View definitions for jump


noun as in increase, advantage

noun as in obstacle

verb as in recoil

verb as in omit, avoid

verb as in increase

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Example Sentences

For a lot of those posting fitness content, this means showing off how much they can bench press, how far they can jump, or how spectacular their backflip is.

Days later, France recorded a jump of 10,000 new cases in one day.

From Vox

Sticking with iOS, swipe up from the bottom of the screen and hold to see apps you’ve used recently—browse through them or tap on one to jump right to it.

TikTok’s proprietary algorithm has been called its “secret sauce” and is one reason why companies have jumped at the chance to buy the app’s US operations.

From Quartz

The Sparks have more players who can beat you than any other team, and their role players — like pogo-stick-with-a-jump-shot Brittney Sykes and ageless Seimone Augustus — know precisely what play is necessary in a key moment.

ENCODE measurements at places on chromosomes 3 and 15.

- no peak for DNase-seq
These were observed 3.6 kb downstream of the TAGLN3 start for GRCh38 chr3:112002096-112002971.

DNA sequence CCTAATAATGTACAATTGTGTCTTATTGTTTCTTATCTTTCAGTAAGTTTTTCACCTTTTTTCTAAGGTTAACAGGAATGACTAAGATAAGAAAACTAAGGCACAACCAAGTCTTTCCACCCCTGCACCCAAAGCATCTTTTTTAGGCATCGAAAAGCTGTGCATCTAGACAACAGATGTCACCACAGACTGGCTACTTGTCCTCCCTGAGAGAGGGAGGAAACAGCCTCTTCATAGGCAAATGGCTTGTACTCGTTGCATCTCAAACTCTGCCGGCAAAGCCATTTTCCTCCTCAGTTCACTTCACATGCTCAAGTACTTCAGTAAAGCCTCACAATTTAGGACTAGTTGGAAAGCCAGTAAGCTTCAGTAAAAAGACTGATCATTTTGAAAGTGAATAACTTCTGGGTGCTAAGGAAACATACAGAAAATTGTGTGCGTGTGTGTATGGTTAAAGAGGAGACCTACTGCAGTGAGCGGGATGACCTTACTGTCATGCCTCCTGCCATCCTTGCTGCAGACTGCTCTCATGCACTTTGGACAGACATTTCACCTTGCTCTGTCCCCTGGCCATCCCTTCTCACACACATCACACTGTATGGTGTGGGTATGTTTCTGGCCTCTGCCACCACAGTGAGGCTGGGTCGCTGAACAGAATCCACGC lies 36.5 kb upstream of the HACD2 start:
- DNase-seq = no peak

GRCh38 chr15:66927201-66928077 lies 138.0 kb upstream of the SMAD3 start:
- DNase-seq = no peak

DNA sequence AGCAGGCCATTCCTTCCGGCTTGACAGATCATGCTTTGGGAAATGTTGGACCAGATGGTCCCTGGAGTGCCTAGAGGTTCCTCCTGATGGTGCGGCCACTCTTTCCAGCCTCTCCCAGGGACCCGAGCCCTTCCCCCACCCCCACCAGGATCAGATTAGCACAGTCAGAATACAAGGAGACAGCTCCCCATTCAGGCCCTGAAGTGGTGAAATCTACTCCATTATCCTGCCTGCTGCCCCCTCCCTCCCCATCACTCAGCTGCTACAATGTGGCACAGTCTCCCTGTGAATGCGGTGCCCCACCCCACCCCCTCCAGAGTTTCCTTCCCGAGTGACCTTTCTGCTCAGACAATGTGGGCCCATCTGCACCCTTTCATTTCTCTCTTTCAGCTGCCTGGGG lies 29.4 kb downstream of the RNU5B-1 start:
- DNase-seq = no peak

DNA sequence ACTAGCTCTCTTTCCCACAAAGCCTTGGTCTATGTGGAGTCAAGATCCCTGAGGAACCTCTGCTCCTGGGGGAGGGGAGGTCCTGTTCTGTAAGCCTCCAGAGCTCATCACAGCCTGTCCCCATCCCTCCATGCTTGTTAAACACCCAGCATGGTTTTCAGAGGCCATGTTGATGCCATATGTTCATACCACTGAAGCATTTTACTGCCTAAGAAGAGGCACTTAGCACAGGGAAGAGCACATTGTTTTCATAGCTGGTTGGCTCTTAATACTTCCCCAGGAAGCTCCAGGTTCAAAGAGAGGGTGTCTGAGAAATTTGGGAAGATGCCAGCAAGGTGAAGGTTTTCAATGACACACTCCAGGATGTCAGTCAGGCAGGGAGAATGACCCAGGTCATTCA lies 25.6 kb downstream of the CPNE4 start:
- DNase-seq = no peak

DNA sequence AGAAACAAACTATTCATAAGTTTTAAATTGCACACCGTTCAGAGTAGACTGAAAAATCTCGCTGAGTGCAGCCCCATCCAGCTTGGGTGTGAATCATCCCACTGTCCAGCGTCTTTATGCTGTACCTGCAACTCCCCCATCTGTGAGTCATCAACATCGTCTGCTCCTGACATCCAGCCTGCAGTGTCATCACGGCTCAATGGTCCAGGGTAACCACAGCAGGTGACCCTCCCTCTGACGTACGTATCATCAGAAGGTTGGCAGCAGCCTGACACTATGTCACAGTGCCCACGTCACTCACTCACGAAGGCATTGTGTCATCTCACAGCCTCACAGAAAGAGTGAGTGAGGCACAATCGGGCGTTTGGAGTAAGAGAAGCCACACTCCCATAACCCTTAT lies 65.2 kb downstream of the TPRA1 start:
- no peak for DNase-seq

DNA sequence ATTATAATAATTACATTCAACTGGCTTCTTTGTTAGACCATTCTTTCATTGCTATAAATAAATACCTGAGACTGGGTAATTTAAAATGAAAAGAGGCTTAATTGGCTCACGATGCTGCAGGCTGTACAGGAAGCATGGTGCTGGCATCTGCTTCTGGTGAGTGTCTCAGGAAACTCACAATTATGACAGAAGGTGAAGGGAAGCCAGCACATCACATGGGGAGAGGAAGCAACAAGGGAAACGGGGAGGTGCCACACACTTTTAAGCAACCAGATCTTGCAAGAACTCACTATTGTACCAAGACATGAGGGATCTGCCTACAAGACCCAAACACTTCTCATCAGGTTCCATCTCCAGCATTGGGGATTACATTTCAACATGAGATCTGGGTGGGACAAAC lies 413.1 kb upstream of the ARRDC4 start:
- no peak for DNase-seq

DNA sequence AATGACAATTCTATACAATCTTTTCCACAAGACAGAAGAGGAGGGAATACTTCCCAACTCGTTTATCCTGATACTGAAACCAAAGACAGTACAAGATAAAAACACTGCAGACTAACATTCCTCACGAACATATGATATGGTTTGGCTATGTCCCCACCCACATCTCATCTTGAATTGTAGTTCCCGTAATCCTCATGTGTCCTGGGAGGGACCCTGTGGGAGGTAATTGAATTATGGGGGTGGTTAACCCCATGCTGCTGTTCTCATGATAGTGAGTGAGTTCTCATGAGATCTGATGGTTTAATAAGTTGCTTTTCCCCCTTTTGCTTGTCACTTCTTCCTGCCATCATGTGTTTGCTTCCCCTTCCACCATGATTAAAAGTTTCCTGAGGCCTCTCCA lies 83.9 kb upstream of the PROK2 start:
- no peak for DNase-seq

The collection includes kimono capes and hand woven jump overalls.

In August 1984, I arrived at the University of Virginia in Charlottesville, eager to jump into college life.

Why not finish hard on a cliffhanger and the next one just jump straight back in?

Would I like to tell half the people I work with to go jump off a cliff?

Her new friends jump to her defense and loudly tell the clerk to back off.

The sound of my step shall make your heart jump; a look from me shall make you dumb for an hour.

We haven't even seen a review of the piece; the footlights go up with a jump, and now the curtain rises.

And it did not take Squinty long to learn to jump the rope when there was no apple on the other side.

It'll be beastly dull for her at The Warren, you see, poor girl; and she doesn't seem to jump at Spunyarn, though he does hang on.

And it is quite true that the particular employer can no more break away from these limits than he can jump out of his own skin.


On this page you'll find 257 synonyms, antonyms, and words related to jump, such as: bounce, dive, drop, fall, hurdle, and plunge.

From Roget's 21st Century Thesaurus, Third Edition Copyright © 2013 by the Philip Lief Group.